In light of the three-high profile class action lawsuits this month alleging leading companies, including Disney, Viacom and Unity are in violation of COPPA (The Children’s Online Privacy Protection Act), it is important to look a little deeper and try to highlight both sides of the story.
Disney is accused of illegally tracking children in some of their apps. The San Francisco mom who is suing Disney and others in a proposed class action in California Federal Court, claims an advertising-specific software development kit is surreptitiously embedded in the code for the app, and that's how Disney is collecting personal information and tracking online behavior.
Interestingly, it may be possible that Disney is not in violation. It could be that the persistent identifier was collected but treated in a compliant way once passed to the third-party service provider. For example, the post back could have been stripped of personally identifiable information (PII) and used for contextual advertising or tracking an app install without sharing the IDFA with the ad network/partner. We know this is possible to do, however, if you run a software monitoring report it sometimes looks as though an IDFA is collected/shared to someone on the outside without a full understanding of process.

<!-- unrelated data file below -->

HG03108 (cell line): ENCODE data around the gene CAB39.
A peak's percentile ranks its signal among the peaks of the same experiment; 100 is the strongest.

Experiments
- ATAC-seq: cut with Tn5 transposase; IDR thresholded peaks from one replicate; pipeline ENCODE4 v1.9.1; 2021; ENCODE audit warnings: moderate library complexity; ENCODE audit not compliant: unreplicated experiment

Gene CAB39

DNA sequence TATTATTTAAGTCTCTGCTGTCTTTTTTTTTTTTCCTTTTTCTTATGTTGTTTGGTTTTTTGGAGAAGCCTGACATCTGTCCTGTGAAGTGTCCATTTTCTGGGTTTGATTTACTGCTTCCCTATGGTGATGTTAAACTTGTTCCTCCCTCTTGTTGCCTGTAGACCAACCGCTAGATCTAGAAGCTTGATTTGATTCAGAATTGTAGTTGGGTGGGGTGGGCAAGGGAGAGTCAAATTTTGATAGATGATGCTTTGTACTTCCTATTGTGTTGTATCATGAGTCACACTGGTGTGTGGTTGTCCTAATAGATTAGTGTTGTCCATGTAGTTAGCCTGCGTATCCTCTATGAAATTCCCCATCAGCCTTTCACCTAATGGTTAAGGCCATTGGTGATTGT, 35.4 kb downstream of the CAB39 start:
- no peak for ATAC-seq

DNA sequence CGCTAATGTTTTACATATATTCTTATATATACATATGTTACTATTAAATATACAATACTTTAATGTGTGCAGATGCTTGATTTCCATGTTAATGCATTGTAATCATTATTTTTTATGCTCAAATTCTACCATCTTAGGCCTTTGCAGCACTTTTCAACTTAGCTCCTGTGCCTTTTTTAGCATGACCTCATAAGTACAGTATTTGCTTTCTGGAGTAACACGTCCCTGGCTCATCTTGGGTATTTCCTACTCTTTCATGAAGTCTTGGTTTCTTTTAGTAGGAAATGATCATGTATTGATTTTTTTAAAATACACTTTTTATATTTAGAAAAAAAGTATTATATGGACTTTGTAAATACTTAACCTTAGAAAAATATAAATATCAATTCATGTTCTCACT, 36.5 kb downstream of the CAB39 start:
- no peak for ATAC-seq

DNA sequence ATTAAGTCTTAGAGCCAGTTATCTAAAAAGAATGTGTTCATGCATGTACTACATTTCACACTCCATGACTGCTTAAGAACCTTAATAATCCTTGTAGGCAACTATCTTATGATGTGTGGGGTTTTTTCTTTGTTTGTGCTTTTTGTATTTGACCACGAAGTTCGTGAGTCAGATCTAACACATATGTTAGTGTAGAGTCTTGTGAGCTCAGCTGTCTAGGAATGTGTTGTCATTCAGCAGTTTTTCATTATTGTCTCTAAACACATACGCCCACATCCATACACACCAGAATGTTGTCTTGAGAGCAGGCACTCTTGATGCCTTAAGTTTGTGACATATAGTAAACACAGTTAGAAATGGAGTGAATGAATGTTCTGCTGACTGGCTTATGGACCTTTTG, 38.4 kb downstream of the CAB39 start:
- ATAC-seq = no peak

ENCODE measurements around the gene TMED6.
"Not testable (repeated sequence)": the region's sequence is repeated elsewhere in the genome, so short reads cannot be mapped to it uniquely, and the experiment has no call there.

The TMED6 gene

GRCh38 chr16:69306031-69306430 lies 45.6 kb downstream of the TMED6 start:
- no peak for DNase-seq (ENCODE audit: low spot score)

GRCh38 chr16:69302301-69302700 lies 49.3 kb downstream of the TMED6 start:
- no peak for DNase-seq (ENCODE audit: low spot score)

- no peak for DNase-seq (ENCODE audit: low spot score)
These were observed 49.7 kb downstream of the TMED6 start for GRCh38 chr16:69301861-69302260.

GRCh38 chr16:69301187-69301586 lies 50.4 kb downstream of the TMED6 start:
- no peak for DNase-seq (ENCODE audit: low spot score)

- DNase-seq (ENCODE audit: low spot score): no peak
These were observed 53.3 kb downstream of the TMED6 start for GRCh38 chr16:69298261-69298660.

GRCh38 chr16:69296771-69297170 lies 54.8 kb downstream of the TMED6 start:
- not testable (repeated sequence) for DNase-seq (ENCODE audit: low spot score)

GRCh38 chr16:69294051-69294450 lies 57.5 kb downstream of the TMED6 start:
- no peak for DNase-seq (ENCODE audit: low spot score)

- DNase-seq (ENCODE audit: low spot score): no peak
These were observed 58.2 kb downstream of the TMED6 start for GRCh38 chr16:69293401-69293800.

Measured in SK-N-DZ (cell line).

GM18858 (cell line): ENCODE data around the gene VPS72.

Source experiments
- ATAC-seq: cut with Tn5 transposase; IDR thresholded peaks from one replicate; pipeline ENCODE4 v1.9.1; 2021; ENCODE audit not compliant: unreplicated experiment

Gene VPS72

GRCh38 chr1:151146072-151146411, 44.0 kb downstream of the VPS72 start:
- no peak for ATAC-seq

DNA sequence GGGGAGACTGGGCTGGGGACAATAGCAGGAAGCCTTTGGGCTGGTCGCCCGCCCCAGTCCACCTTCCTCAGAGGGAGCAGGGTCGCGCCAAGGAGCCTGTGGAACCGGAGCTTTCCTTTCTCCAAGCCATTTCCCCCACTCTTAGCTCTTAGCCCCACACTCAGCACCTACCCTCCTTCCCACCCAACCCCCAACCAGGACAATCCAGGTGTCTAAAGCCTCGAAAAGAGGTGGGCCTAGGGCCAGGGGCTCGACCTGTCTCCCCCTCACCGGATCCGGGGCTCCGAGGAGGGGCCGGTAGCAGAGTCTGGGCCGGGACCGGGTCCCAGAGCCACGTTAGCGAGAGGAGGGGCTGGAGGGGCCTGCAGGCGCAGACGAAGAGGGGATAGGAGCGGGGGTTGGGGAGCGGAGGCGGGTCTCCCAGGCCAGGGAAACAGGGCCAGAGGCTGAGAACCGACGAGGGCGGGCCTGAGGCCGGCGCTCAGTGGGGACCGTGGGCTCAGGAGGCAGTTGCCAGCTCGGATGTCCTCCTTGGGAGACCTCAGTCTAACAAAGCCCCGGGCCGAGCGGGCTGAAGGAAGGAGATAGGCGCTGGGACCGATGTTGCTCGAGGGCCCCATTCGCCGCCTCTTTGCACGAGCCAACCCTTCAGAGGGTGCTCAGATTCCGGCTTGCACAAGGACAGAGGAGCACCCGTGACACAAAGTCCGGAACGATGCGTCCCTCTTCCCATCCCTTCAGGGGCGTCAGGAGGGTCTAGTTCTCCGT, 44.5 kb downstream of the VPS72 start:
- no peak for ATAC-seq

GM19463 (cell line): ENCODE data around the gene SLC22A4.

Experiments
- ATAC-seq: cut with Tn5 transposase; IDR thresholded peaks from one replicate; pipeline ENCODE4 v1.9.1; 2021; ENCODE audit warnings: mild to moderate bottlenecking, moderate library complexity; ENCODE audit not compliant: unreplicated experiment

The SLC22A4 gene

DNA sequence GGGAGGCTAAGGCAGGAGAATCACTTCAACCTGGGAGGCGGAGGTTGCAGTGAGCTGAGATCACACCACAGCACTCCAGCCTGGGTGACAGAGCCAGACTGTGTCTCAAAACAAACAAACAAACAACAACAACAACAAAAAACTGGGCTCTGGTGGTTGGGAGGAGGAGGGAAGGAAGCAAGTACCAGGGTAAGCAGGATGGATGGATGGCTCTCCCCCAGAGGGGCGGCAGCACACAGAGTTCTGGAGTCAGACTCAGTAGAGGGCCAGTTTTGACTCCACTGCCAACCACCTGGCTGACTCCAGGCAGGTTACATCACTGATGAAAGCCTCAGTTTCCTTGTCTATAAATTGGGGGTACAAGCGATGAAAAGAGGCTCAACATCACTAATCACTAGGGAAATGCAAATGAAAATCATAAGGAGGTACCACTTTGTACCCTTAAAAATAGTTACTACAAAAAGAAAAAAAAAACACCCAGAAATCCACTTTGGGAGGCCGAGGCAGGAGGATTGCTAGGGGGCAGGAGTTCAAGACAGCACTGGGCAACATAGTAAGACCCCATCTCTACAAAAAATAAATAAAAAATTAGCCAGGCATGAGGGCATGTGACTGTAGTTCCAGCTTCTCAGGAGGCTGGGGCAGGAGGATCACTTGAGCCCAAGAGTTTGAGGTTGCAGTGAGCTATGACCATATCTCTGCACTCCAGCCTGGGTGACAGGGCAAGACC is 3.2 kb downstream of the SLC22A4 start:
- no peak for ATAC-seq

We have seen and supported investigations such as these, where a company has been able to prove they were not violating COPPA.
A Disney spokesman sent The Hollywood Reporter a statement late Friday in response to the suit: “Disney has a robust COPPA compliance program, and we maintain strict data collection and use policies for Disney apps created for children and families. The complaint is based on a fundamental misunderstanding of COPPA principles, and we look forward to defending this action in Court.”
They seem confident in their statement. We await the court case with interest to learn more about what is really happening in these cases in terms of tracking, child privacy and safety.